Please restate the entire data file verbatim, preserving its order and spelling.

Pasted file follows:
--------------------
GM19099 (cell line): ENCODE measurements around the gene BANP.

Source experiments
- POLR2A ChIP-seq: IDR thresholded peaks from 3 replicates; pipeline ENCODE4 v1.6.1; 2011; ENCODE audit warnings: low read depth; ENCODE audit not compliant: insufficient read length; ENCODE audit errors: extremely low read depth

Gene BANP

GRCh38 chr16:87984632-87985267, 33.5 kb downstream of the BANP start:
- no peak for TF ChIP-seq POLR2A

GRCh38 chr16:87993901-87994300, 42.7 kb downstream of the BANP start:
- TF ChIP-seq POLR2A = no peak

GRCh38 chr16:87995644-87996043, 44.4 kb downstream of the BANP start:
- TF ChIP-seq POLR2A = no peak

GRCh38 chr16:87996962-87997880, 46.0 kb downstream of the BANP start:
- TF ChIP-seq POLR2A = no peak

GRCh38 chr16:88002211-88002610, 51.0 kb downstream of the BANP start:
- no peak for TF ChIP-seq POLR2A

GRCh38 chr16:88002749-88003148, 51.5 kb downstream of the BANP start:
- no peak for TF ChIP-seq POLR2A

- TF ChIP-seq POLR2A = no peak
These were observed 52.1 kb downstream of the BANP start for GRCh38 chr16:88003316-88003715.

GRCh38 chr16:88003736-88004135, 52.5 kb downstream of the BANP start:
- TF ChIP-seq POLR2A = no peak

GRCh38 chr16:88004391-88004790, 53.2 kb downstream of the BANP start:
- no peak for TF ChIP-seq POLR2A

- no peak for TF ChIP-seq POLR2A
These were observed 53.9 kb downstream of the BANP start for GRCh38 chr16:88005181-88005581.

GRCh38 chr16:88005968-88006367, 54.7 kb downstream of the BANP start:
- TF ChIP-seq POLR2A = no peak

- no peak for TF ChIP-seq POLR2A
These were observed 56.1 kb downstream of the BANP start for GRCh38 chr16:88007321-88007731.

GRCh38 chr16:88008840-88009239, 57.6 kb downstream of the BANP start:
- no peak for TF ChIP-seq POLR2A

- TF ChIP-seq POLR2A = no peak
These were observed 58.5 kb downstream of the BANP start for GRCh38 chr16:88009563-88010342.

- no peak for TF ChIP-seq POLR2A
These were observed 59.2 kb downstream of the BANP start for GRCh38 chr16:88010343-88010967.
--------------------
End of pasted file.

GM19099 (cell line): ENCODE measurements around the gene BANP.

Source experiments
- POLR2A ChIP-seq: IDR thresholded peaks from 3 replicates; pipeline ENCODE4 v1.6.1; 2011; ENCODE audit warnings: low read depth; ENCODE audit not compliant: insufficient read length; ENCODE audit errors: extremely low read depth

Gene BANP

GRCh38 chr16:87984632-87985267, 33.5 kb downstream of the BANP start:
- no peak for TF ChIP-seq POLR2A

GRCh38 chr16:87993901-87994300, 42.7 kb downstream of the BANP start:
- TF ChIP-seq POLR2A = no peak

GRCh38 chr16:87995644-87996043, 44.4 kb downstream of the BANP start:
- TF ChIP-seq POLR2A = no peak

GRCh38 chr16:87996962-87997880, 46.0 kb downstream of the BANP start:
- TF ChIP-seq POLR2A = no peak

GRCh38 chr16:88002211-88002610, 51.0 kb downstream of the BANP start:
- no peak for TF ChIP-seq POLR2A

GRCh38 chr16:88002749-88003148, 51.5 kb downstream of the BANP start:
- no peak for TF ChIP-seq POLR2A

- TF ChIP-seq POLR2A = no peak
These were observed 52.1 kb downstream of the BANP start for GRCh38 chr16:88003316-88003715.

GRCh38 chr16:88003736-88004135, 52.5 kb downstream of the BANP start:
- TF ChIP-seq POLR2A = no peak

GRCh38 chr16:88004391-88004790, 53.2 kb downstream of the BANP start:
- no peak for TF ChIP-seq POLR2A

- no peak for TF ChIP-seq POLR2A
These were observed 53.9 kb downstream of the BANP start for GRCh38 chr16:88005181-88005581.

GRCh38 chr16:88005968-88006367, 54.7 kb downstream of the BANP start:
- TF ChIP-seq POLR2A = no peak

- no peak for TF ChIP-seq POLR2A
These were observed 56.1 kb downstream of the BANP start for GRCh38 chr16:88007321-88007731.

GRCh38 chr16:88008840-88009239, 57.6 kb downstream of the BANP start:
- no peak for TF ChIP-seq POLR2A

- TF ChIP-seq POLR2A = no peak
These were observed 58.5 kb downstream of the BANP start for GRCh38 chr16:88009563-88010342.

- no peak for TF ChIP-seq POLR2A
These were observed 59.2 kb downstream of the BANP start for GRCh38 chr16:88010343-88010967.